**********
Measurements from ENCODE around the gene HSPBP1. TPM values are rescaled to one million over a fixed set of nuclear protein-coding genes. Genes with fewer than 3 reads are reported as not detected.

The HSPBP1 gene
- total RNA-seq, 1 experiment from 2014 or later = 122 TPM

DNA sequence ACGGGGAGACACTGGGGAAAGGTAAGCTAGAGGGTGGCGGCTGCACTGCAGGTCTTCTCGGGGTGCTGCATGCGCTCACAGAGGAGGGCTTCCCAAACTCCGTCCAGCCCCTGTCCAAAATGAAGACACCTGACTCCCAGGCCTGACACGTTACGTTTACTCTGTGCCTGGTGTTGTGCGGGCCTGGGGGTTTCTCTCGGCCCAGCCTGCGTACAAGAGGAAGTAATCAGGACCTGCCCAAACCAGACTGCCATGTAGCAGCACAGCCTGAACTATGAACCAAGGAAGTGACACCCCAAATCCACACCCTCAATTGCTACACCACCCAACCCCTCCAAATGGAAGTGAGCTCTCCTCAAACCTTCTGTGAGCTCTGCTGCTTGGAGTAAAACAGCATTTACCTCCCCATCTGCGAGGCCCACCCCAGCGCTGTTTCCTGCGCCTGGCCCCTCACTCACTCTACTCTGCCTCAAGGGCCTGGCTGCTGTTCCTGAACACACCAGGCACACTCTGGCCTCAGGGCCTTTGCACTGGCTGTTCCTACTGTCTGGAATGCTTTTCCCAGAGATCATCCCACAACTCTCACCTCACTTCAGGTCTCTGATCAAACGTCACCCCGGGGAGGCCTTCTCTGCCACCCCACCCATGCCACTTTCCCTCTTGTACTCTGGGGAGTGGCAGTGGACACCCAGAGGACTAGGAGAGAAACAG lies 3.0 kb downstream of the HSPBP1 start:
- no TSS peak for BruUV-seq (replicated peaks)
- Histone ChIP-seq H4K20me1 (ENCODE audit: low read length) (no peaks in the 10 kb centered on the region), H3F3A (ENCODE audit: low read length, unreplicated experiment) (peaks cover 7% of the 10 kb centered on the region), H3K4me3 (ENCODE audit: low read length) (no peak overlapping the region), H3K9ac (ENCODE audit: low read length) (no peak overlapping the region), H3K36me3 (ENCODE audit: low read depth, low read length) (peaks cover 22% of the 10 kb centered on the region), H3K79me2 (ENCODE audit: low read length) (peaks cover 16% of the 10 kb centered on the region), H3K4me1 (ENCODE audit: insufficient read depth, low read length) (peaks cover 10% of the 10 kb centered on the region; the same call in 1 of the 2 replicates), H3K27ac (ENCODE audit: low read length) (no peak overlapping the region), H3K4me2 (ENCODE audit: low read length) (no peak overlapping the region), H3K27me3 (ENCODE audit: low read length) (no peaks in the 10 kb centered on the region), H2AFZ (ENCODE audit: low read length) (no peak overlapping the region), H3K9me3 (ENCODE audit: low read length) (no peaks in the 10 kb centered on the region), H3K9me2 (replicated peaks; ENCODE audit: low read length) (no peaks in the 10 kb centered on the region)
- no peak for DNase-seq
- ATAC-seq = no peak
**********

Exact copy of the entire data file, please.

Measurements from ENCODE around the gene HSPBP1. TPM values are rescaled to one million over a fixed set of nuclear protein-coding genes. Genes with fewer than 3 reads are reported as not detected.

The HSPBP1 gene
- total RNA-seq, 1 experiment from 2014 or later = 122 TPM

DNA sequence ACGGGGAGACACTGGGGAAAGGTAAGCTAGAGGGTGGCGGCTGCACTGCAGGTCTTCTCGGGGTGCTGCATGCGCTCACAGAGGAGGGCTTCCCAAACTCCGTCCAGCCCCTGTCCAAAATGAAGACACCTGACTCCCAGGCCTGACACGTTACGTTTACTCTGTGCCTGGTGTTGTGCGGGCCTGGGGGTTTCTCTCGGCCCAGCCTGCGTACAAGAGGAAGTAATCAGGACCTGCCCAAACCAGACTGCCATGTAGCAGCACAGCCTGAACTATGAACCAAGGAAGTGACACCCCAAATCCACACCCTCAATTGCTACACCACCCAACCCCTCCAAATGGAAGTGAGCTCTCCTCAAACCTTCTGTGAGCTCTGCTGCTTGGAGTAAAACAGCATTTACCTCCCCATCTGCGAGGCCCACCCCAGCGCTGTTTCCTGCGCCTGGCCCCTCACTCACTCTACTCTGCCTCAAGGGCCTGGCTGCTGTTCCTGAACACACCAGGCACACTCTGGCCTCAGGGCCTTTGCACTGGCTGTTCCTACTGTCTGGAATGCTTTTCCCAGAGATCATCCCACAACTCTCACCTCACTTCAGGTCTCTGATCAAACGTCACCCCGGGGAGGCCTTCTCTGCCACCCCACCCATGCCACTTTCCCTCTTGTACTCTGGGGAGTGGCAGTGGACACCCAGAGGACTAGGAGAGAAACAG lies 3.0 kb downstream of the HSPBP1 start:
- no TSS peak for BruUV-seq (replicated peaks)
- Histone ChIP-seq H4K20me1 (ENCODE audit: low read length) (no peaks in the 10 kb centered on the region), H3F3A (ENCODE audit: low read length, unreplicated experiment) (peaks cover 7% of the 10 kb centered on the region), H3K4me3 (ENCODE audit: low read length) (no peak overlapping the region), H3K9ac (ENCODE audit: low read length) (no peak overlapping the region), H3K36me3 (ENCODE audit: low read depth, low read length) (peaks cover 22% of the 10 kb centered on the region), H3K79me2 (ENCODE audit: low read length) (peaks cover 16% of the 10 kb centered on the region), H3K4me1 (ENCODE audit: insufficient read depth, low read length) (peaks cover 10% of the 10 kb centered on the region; the same call in 1 of the 2 replicates), H3K27ac (ENCODE audit: low read length) (no peak overlapping the region), H3K4me2 (ENCODE audit: low read length) (no peak overlapping the region), H3K27me3 (ENCODE audit: low read length) (no peaks in the 10 kb centered on the region), H2AFZ (ENCODE audit: low read length) (no peak overlapping the region), H3K9me3 (ENCODE audit: low read length) (no peaks in the 10 kb centered on the region), H3K9me2 (replicated peaks; ENCODE audit: low read length) (no peaks in the 10 kb centered on the region)
- no peak for DNase-seq
- ATAC-seq = no peak